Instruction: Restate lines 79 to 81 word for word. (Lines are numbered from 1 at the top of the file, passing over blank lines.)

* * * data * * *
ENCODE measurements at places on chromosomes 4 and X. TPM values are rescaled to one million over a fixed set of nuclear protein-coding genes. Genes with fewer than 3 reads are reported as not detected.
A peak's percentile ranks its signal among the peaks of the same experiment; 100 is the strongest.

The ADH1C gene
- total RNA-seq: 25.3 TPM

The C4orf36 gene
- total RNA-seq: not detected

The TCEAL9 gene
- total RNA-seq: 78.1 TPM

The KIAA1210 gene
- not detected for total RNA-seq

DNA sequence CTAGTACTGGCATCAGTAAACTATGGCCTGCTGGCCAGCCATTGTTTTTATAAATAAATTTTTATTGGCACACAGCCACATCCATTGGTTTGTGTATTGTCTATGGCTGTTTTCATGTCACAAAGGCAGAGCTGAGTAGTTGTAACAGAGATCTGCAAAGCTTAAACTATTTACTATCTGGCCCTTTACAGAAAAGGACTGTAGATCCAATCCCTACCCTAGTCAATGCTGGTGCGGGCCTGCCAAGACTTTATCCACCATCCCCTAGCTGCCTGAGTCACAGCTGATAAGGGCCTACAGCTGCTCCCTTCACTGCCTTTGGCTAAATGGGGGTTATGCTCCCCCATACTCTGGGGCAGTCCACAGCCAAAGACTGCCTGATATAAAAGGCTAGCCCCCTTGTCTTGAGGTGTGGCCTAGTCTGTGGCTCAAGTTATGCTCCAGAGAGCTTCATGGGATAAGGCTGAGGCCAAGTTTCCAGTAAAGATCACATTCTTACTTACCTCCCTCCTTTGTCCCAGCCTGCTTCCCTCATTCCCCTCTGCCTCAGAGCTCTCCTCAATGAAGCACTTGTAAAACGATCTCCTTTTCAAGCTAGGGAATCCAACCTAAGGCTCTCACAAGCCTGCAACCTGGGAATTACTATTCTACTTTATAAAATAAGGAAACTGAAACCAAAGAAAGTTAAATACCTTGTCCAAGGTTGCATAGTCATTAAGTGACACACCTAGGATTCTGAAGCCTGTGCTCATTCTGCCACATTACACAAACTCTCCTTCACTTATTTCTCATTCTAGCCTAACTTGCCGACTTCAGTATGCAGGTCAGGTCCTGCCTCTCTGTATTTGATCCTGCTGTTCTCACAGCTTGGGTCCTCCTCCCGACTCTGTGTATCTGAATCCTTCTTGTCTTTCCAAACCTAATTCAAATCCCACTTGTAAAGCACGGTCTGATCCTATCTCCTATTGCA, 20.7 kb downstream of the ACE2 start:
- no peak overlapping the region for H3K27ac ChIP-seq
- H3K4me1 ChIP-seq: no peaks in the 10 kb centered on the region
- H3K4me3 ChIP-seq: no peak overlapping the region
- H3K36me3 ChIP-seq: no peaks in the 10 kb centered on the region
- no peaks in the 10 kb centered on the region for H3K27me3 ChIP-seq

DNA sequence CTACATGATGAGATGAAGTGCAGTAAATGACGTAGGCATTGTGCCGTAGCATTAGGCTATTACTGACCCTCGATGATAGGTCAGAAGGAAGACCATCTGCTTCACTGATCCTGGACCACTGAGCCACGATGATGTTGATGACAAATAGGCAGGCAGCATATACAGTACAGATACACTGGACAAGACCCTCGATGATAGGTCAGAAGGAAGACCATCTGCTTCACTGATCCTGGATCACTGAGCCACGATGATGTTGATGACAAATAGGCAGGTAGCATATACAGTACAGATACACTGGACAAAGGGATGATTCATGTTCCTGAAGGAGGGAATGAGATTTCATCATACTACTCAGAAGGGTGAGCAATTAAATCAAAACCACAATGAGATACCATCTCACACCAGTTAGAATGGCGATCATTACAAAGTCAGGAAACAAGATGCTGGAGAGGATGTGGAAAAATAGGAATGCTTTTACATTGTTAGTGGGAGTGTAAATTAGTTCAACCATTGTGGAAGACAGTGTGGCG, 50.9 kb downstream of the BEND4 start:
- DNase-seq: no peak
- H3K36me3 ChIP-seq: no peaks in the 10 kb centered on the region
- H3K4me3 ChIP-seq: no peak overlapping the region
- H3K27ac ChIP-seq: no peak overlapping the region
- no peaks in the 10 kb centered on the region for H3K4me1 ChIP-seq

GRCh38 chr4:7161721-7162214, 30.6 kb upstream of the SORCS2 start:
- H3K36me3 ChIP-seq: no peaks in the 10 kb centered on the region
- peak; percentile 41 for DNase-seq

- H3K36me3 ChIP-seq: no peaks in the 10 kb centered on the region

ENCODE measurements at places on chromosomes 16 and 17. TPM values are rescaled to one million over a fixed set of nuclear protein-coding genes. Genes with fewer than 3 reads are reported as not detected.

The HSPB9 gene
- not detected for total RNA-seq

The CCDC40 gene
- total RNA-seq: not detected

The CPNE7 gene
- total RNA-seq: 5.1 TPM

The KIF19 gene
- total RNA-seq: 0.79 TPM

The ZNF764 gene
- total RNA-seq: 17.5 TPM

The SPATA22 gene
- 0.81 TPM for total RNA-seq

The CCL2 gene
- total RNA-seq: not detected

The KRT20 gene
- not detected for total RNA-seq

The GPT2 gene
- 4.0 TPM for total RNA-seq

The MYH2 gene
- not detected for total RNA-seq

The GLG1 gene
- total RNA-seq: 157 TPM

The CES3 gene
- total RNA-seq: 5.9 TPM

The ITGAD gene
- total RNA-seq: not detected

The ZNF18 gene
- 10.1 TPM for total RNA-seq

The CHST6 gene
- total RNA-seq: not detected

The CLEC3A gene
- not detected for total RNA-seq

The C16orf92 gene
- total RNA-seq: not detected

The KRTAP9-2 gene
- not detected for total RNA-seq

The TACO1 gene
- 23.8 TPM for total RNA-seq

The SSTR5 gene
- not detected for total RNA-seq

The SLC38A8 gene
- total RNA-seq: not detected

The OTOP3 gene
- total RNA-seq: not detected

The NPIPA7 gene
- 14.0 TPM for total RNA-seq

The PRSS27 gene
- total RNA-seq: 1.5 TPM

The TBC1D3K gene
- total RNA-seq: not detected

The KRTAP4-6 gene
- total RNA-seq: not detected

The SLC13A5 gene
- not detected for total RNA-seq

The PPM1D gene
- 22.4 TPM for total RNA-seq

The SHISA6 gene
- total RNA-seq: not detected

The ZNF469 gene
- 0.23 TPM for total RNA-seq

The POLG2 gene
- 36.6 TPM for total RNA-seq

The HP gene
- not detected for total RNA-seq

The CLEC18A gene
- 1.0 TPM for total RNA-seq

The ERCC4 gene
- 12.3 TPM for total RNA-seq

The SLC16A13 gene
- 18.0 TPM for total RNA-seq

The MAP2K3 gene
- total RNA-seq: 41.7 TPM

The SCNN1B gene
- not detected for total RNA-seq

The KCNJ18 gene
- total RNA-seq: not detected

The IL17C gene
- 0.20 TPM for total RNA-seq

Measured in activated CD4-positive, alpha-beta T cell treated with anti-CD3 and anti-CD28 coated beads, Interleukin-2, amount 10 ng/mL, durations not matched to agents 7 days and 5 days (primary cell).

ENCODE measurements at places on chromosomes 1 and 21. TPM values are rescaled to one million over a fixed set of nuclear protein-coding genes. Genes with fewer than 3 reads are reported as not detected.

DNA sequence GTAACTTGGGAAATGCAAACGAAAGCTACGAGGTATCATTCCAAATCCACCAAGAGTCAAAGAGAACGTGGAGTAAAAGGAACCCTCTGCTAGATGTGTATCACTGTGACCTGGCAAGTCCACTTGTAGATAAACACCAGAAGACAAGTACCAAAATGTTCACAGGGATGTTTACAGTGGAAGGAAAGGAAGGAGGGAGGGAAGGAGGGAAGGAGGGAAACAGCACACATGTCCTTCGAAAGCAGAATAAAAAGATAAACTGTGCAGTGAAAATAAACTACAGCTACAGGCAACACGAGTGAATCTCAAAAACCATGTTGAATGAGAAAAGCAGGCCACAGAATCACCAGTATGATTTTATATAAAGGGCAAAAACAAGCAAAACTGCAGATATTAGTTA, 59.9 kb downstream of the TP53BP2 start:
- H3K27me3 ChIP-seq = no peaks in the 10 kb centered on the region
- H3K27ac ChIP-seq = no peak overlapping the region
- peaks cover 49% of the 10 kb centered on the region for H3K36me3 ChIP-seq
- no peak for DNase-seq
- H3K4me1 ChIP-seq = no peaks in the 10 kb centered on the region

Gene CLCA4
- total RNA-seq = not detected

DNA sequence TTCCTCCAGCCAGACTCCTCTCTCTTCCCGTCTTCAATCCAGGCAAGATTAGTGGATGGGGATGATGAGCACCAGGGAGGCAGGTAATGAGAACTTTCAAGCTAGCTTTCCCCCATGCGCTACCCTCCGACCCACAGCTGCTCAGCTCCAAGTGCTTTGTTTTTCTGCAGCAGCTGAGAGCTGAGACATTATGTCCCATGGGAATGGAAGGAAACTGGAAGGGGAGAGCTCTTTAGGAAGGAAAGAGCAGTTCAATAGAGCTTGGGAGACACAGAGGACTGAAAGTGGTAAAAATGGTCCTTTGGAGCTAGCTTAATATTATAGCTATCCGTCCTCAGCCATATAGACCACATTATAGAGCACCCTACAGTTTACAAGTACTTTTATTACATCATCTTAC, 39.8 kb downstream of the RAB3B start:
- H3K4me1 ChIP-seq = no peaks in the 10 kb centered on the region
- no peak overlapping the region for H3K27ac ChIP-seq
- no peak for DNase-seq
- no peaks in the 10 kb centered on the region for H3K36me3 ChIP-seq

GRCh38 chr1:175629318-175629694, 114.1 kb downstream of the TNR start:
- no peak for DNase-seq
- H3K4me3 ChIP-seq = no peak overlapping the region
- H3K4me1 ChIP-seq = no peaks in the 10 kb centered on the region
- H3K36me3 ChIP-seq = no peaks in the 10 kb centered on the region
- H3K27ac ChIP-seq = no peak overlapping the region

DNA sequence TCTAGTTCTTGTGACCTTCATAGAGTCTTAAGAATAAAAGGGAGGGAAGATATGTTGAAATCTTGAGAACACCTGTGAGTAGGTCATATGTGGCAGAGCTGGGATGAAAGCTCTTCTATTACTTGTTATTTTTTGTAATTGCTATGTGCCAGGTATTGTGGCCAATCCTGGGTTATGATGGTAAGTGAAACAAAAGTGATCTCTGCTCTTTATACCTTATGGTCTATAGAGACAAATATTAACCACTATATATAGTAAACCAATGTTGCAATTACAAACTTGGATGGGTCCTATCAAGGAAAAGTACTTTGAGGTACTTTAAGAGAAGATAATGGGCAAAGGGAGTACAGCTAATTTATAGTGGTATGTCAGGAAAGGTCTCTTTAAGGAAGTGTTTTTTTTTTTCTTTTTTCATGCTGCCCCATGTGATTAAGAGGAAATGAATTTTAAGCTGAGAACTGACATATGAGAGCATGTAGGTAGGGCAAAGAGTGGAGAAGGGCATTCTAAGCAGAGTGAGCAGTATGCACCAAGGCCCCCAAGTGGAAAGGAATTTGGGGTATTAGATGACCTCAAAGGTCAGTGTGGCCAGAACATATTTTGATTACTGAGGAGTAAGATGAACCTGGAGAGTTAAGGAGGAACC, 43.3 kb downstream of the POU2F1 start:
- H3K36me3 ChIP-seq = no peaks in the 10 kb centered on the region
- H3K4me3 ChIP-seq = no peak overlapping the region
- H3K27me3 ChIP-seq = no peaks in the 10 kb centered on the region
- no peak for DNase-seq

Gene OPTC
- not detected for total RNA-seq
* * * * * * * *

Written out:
- total RNA-seq: not detected

The SLC13A5 gene
- not detected for total RNA-seq